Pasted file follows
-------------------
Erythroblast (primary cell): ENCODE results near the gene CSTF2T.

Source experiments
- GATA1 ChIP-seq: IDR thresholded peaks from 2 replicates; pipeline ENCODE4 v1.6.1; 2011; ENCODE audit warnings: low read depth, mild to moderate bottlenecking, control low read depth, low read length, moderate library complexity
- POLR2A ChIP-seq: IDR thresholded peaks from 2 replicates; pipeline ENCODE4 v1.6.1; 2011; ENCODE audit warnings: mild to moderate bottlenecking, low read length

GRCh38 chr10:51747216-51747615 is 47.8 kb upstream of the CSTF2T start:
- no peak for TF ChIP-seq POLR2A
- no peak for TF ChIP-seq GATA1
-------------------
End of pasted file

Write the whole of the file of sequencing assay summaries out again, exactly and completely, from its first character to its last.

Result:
Erythroblast (primary cell): ENCODE results near the gene CSTF2T.

Source experiments
- GATA1 ChIP-seq: IDR thresholded peaks from 2 replicates; pipeline ENCODE4 v1.6.1; 2011; ENCODE audit warnings: low read depth, mild to moderate bottlenecking, control low read depth, low read length, moderate library complexity
- POLR2A ChIP-seq: IDR thresholded peaks from 2 replicates; pipeline ENCODE4 v1.6.1; 2011; ENCODE audit warnings: mild to moderate bottlenecking, low read length

GRCh38 chr10:51747216-51747615 is 47.8 kb upstream of the CSTF2T start:
- no peak for TF ChIP-seq POLR2A
- no peak for TF ChIP-seq GATA1